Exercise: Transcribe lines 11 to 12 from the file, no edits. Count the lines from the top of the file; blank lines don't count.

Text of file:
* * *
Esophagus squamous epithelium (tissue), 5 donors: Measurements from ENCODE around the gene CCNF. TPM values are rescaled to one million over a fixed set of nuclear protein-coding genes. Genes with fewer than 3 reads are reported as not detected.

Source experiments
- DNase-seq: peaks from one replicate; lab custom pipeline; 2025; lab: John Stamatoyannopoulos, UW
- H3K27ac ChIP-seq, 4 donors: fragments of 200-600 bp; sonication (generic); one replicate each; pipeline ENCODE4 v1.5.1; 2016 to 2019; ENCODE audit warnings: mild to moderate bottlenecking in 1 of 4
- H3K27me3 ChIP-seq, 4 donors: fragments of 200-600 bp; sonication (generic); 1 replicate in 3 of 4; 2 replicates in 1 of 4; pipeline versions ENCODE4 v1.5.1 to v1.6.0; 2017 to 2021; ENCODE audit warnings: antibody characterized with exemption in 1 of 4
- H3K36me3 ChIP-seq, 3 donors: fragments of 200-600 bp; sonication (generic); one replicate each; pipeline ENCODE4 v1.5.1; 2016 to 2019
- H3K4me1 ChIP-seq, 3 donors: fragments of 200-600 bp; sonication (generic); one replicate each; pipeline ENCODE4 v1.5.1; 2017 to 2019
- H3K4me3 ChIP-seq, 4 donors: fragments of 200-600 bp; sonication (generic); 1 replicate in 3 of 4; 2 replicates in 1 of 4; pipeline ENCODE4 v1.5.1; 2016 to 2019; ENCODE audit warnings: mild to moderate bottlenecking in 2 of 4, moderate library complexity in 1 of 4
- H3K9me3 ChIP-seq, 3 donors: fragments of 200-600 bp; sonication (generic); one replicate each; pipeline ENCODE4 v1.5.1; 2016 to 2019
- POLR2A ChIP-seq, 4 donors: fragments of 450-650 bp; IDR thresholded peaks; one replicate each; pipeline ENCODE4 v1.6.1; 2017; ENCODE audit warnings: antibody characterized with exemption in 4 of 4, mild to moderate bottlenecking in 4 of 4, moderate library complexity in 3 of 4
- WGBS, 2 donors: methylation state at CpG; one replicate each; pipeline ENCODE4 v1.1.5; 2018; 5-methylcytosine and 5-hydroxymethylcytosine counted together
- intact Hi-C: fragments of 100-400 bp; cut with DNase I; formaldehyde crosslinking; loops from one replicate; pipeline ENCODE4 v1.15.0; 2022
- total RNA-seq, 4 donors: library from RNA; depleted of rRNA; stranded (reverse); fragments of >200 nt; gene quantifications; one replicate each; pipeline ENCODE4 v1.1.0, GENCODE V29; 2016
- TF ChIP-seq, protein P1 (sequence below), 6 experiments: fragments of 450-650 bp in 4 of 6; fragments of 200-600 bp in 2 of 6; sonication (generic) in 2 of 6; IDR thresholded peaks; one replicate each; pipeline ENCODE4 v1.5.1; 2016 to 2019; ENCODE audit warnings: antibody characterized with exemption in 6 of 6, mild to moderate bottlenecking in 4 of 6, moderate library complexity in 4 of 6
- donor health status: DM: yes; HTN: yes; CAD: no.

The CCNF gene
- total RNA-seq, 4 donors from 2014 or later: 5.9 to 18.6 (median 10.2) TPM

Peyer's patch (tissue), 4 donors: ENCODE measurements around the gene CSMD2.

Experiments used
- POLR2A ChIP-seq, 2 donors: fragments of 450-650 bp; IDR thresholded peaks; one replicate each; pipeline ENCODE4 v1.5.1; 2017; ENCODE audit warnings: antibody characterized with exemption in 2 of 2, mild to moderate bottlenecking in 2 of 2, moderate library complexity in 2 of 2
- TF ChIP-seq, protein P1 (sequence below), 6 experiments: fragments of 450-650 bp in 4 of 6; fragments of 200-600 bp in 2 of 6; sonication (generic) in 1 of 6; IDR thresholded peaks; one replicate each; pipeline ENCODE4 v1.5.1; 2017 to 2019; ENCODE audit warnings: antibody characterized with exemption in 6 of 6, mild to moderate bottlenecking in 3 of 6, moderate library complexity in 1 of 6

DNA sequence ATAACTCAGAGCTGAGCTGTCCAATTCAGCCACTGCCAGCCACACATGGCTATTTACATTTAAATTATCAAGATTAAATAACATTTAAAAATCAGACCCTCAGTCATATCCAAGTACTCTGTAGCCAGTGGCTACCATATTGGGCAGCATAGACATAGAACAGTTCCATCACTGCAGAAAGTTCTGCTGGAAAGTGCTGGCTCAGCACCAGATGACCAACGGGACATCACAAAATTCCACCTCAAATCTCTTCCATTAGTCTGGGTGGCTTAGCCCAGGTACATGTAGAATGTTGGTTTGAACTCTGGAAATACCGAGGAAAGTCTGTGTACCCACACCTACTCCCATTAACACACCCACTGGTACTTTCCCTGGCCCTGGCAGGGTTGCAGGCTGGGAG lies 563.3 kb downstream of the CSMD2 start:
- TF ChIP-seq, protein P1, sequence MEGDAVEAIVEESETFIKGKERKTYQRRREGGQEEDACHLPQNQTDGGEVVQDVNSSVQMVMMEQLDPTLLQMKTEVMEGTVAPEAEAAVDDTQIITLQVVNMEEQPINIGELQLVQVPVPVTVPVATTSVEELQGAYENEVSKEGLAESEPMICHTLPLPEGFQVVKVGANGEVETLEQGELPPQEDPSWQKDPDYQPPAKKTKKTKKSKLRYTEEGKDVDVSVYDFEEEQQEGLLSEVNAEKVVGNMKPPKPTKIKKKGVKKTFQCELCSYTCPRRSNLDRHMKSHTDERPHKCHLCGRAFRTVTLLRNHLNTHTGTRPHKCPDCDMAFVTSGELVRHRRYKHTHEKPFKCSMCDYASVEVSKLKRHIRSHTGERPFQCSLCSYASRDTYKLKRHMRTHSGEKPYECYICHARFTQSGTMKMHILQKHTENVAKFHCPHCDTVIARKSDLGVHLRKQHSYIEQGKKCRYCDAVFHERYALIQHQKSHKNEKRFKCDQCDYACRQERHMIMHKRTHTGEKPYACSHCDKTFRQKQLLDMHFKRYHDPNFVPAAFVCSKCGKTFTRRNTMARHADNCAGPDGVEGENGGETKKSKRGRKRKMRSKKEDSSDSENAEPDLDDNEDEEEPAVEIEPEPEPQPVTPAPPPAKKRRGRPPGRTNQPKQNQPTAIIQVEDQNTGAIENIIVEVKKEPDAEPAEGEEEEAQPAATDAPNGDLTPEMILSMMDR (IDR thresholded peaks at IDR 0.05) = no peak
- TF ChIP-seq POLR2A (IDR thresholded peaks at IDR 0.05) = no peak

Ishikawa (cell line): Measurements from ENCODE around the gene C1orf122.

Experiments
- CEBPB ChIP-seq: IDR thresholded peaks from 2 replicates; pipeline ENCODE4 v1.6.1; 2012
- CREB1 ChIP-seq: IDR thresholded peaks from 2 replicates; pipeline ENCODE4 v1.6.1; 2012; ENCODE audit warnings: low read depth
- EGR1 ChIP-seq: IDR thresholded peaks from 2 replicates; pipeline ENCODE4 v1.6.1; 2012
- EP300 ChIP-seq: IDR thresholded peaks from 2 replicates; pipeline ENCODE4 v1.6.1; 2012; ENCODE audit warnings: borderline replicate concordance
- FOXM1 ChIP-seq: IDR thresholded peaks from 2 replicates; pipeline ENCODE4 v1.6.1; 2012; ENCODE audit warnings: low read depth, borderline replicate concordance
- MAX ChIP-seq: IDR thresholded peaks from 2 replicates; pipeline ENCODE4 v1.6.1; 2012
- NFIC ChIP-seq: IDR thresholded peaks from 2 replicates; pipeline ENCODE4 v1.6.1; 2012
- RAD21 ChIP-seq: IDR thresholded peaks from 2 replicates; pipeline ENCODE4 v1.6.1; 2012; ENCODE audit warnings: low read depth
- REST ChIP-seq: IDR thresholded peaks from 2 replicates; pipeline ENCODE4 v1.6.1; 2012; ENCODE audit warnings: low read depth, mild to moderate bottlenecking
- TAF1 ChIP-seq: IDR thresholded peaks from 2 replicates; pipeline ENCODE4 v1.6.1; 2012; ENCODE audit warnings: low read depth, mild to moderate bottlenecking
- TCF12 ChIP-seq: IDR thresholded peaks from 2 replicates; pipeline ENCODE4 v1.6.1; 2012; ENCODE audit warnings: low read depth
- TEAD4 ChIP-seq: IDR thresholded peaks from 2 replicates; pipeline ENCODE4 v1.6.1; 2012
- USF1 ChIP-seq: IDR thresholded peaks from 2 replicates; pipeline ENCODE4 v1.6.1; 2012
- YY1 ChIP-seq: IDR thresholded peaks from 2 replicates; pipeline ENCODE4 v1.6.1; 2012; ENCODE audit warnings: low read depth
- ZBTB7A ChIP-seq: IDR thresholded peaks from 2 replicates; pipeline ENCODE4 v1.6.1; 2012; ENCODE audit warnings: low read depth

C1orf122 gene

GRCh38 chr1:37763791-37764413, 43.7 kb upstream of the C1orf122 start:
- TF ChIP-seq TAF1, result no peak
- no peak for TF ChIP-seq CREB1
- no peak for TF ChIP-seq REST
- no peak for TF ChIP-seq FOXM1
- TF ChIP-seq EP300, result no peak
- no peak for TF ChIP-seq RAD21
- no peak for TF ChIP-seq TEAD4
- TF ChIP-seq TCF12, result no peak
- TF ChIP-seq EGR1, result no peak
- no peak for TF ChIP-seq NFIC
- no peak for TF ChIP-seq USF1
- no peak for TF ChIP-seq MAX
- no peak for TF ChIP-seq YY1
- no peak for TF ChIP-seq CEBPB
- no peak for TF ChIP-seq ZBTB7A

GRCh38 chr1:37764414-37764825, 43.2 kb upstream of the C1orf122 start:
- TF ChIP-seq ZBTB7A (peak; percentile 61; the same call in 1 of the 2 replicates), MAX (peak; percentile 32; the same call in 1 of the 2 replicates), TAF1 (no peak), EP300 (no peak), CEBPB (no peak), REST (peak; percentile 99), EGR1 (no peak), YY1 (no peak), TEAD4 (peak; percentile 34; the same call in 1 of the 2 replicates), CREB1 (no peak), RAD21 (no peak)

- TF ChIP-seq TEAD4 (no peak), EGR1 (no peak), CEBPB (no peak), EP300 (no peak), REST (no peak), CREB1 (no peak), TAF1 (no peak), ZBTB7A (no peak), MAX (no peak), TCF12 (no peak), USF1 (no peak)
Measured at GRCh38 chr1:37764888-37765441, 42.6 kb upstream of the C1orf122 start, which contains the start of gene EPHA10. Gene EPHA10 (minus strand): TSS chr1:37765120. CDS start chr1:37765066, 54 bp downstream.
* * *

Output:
- WGBS, 2 donors: methylation state at CpG; one replicate each; pipeline ENCODE4 v1.1.5; 2018; 5-methylcytosine and 5-hydroxymethylcytosine counted together
- intact Hi-C: fragments of 100-400 bp; cut with DNase I; formaldehyde crosslinking; loops from one replicate; pipeline ENCODE4 v1.15.0; 2022